Feeds

Kaspersky Labs denies panic mongering

The papers just made it up

Secure remote control for conventional and virtual desktops

A mild warning from anti-virus labs Kaspersky has been inflated into a full-blown panic by the Australian press that is warning of an imminent meltdown once infection reaches Australian shores.

The Couriermail even quotes a Kaspersky representative as stating that "it would only take one call to an Australian mobile from an infected handset for the virus to spread", which is obviously bollocks, while The Daily Telegraph explains that the "virus code ... secretly texts a premium number run by cyber criminals," which is also bollocks.

We covered the story last week and have spoken to Kaspersky this afternoon: The company assures us they never told anyone that "it would only take one phone call" or that the Trojan is "headed for Australia", blaming the stories on an overexcited antipodean press.

To be very clear: This infection can only happen if the user has already installed a Python interpreter (if you don't know what that is, then be assured that you haven't installed one), agrees to install the unknown application, and then agrees for that application may send a text message to the "cyber-criminal's" number.

Kaspersky software will, of course, protect you from such nastiness, and by a compete coincidence, the company has just announced that their software is to be made available free to UK customers of Barclays Bank: just log on and download.

Barclays are also offering Kaspersky's desktop package free to their customers, which might be worth having, but when it comes to mobile phone security, you are probably safe unless in some way congenitally prevented from refusing your phone anything it asks, even if you do live in Australia. ®

New hybrid storage solutions

More from The Register

next story
Israeli spies rebel over mass-snooping on innocent Palestinians
'Disciplinary treatment will be sharp and clear' vow spy-chiefs
Google recommends pronounceable passwords
Super Chrome goes into battle with Mr Mxyzptlk
Infosec geniuses hack a Canon PRINTER and install DOOM
Internet of Stuff securo-cockups strike yet again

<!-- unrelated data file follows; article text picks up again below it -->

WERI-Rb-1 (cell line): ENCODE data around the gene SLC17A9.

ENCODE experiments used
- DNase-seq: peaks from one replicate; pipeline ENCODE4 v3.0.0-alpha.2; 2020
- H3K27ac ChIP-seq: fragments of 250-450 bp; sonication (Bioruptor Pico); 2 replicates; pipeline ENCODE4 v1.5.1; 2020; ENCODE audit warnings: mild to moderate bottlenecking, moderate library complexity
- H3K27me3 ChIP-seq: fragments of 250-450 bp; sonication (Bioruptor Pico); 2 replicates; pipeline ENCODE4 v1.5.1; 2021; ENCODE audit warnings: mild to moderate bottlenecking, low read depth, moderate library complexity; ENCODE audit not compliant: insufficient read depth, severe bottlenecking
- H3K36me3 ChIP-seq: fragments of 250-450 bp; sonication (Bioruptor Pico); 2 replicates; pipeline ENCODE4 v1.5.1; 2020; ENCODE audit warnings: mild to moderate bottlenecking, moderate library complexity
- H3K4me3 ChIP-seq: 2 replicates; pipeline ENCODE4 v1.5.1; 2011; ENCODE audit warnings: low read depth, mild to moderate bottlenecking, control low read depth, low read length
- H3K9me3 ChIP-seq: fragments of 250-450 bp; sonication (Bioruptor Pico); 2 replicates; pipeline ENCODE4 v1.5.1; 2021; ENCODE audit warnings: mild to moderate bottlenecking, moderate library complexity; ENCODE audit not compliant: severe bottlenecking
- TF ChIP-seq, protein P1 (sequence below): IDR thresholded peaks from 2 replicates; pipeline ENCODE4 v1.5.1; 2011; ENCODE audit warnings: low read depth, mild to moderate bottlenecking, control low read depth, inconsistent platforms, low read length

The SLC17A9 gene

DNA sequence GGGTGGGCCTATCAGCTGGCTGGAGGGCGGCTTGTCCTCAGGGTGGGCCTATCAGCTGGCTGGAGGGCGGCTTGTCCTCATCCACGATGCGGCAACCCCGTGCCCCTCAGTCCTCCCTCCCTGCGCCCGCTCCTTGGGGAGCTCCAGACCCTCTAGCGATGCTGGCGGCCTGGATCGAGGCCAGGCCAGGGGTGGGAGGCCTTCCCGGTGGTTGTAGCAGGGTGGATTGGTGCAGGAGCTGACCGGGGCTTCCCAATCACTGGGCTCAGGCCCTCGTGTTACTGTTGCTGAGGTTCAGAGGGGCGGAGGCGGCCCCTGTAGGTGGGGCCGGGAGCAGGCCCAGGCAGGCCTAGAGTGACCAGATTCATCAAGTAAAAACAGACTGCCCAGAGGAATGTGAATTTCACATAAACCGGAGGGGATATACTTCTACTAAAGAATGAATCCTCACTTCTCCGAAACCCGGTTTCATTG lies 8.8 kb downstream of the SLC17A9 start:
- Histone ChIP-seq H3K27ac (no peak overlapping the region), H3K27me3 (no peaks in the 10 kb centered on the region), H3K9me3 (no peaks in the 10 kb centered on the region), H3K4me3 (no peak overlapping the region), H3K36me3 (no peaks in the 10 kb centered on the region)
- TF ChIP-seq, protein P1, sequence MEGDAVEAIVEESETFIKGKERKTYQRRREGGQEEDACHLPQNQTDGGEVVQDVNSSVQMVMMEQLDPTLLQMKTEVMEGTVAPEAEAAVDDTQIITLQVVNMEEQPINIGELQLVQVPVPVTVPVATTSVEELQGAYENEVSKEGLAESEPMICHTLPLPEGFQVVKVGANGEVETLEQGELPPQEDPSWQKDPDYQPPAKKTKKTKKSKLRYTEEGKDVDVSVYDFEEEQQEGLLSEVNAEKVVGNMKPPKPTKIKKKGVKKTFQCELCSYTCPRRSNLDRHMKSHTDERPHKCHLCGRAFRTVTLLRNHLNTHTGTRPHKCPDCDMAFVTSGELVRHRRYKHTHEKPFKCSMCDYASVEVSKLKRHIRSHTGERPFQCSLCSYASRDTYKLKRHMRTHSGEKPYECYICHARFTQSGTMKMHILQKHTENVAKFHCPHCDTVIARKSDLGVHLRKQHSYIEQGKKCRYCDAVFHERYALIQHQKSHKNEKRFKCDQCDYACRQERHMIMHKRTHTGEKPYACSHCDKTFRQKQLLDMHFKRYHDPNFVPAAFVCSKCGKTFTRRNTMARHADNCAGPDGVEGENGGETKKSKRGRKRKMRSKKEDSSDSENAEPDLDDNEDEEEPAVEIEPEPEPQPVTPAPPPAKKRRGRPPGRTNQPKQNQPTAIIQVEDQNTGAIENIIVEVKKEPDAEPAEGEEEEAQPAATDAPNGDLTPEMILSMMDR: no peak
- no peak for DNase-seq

THREE QUARTERS of Android mobes open to web page spy bug
Metasploit module gobbles KitKat SOP slop
'Speargun' program is fantasy, says cable operator
We just might notice if you cut our cables
Apple Pay is a tidy payday for Apple with 0.15% cut, sources say
Cupertino slurps 15 cents from every $100 purchase
Snowden, Dotcom, throw bombs into NZ election campaign
Claim of tapped undersea cable refuted by Kiwi PM as Kim claims extradition plot
YouTube, Amazon and Yahoo! caught in malvertising mess
Cisco says 'Kyle and Stan' attack is spreading through compromised ad networks
Hackers pop Brazil newspaper to root home routers
Step One: try default passwords. Step Two: Repeat Step One until success
prev story

Whitepapers

Secure remote control for conventional and virtual desktops
Balancing user privacy and privileged access, in accordance with compliance frameworks and legislation. Evaluating any potential remote control choice.
Saudi Petroleum chooses Tegile storage solution
A storage solution that addresses company growth and performance for business-critical applications of caseware archive and search along with other key operational systems.
High Performance for All
While HPC is not new, it has traditionally been seen as a specialist area – is it now geared up to meet more mainstream requirements?
Security for virtualized datacentres
Legacy security solutions are inefficient due to the architectural differences between physical and virtual environments.
Providing a secure and efficient Helpdesk
A single remote control platform for user support is be key to providing an efficient helpdesk. Retain full control over the way in which screen and keystroke data is transmitted.